Our considerations will start by recalling the problem with a beam resting on an elastic foundation (see Figure 1). For convenience we will deal initially with the Euler-Bernoulli model on Winkler foundation. The equation reads as follows:where is the deflection of the beam, is the length of the beam, is Young’s elastic modulus, is the area moment of inertia, is the applied vertical load, and is the foundation modulus. This situation in fact represents the case when the foundation is firmly connected to the beam. We can speak about the bilateral foundation (according to  or ). If the beam only rests on the foundation, the above equation must be modified, especially the second term in (1), and to distinguish such cases it is sometimes spoken about the unilateral foundation.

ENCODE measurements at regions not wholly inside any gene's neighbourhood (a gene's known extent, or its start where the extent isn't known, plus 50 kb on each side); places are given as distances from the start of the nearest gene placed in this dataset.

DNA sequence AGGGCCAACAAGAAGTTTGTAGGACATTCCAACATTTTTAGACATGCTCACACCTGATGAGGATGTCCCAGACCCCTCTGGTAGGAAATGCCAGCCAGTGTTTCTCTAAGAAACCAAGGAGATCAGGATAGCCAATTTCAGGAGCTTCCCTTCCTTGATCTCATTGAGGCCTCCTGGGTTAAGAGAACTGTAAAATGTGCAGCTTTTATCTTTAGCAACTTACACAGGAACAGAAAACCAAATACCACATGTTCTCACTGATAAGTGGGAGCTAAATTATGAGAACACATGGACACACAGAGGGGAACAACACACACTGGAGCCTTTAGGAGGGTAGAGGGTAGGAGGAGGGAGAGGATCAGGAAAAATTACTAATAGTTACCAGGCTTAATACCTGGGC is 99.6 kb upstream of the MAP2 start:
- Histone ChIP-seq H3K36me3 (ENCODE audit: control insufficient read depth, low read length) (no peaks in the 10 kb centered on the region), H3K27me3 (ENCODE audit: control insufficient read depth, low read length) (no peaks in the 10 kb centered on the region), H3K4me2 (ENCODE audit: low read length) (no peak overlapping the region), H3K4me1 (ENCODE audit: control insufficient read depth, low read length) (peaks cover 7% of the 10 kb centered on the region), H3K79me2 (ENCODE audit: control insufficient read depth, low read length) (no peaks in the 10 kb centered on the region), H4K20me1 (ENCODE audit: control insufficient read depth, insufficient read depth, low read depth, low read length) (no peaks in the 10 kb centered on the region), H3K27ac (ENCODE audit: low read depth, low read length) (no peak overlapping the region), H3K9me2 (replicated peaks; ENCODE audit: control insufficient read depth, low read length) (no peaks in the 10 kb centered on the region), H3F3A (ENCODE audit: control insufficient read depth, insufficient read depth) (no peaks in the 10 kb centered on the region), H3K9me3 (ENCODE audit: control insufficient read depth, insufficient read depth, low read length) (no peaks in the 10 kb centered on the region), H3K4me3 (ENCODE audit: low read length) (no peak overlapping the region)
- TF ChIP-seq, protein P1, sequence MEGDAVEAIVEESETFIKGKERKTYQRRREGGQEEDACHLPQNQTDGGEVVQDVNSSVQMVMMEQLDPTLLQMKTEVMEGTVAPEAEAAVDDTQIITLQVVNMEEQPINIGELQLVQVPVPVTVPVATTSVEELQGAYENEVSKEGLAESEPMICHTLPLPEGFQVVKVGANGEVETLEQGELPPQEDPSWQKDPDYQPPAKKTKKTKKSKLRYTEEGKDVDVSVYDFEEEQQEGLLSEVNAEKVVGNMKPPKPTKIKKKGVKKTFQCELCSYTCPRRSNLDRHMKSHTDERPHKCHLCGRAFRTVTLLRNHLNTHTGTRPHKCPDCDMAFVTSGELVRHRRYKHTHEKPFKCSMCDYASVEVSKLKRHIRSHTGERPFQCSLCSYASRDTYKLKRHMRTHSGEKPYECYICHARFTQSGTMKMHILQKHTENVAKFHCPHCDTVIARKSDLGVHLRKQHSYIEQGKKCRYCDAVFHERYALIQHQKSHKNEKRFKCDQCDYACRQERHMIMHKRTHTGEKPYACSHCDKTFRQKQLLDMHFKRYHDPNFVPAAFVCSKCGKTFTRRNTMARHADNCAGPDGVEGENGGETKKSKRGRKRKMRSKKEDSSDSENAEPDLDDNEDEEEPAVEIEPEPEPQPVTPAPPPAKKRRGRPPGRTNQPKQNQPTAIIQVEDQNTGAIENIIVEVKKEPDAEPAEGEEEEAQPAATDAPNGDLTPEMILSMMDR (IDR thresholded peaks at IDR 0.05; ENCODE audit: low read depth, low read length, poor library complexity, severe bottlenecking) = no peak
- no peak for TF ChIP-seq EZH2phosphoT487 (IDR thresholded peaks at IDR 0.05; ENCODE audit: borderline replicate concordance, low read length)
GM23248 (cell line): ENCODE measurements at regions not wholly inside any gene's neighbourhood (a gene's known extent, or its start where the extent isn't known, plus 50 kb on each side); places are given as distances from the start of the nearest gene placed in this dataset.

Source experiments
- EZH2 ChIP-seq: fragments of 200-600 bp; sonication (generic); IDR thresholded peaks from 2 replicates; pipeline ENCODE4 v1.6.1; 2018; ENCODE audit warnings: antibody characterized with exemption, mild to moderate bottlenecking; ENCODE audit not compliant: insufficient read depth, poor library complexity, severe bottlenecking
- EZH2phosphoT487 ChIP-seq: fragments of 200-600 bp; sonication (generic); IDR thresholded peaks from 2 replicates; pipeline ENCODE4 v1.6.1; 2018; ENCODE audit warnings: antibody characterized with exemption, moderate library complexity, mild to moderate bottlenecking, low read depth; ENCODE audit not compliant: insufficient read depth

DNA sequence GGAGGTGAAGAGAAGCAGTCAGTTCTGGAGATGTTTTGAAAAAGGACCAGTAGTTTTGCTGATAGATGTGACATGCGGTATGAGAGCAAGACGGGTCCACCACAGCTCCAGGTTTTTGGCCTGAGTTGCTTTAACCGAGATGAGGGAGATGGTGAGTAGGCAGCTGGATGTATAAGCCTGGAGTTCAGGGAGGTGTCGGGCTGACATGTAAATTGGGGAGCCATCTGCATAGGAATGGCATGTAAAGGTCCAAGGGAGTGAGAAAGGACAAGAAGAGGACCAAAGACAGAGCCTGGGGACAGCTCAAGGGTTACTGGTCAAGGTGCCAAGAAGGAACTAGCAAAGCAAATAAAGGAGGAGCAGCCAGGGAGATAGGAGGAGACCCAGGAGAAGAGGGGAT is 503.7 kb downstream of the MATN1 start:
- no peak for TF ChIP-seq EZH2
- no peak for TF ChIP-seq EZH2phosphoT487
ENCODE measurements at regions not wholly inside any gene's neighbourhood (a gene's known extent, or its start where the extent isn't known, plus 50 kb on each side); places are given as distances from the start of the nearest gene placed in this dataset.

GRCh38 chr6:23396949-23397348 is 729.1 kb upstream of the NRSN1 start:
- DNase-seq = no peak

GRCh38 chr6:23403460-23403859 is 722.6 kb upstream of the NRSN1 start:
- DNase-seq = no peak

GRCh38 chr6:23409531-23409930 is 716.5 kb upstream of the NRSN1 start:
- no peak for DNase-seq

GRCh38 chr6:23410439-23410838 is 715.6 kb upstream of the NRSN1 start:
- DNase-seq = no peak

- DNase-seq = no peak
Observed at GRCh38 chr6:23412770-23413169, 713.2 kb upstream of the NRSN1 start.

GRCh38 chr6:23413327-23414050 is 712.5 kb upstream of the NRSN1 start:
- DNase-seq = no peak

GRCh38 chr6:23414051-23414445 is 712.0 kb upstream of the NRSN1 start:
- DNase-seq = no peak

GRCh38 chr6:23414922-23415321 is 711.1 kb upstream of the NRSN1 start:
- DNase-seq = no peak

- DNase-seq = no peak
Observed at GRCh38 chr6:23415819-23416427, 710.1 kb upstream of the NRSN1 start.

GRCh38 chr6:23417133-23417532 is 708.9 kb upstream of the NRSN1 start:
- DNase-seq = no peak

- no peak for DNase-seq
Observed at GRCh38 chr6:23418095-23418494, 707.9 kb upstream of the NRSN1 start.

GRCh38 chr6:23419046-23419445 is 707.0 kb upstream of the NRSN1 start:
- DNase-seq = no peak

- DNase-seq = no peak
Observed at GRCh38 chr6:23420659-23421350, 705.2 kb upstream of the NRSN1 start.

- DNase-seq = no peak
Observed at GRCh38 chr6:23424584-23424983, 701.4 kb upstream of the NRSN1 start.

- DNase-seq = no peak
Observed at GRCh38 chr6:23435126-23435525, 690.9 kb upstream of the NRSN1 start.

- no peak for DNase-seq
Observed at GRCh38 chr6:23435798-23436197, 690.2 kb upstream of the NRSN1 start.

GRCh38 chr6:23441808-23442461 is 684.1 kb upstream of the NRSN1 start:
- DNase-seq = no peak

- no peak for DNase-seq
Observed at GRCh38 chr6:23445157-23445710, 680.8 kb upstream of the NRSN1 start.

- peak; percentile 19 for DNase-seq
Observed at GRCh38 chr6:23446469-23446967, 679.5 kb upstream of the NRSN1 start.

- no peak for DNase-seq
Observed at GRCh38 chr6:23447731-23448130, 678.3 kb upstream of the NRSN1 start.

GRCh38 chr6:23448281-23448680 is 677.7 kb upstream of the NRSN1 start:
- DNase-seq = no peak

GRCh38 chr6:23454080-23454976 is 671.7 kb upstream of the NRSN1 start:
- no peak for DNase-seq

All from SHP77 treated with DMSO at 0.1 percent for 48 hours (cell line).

First let us define the positive and negative part of the function as follows:It can be easily seen that
Now if at some point , we have no contact between the beam and the foundation and consequently the second term in (1) is zero. If conversely , then we get a penetration into the foundation. Hence substituting (2) and (3) into (1) we obtain the equationAdding the boundary conditions we obtain the problem which was studied in  and the analogous one in the papers [15, 16] for a nonlinear beam.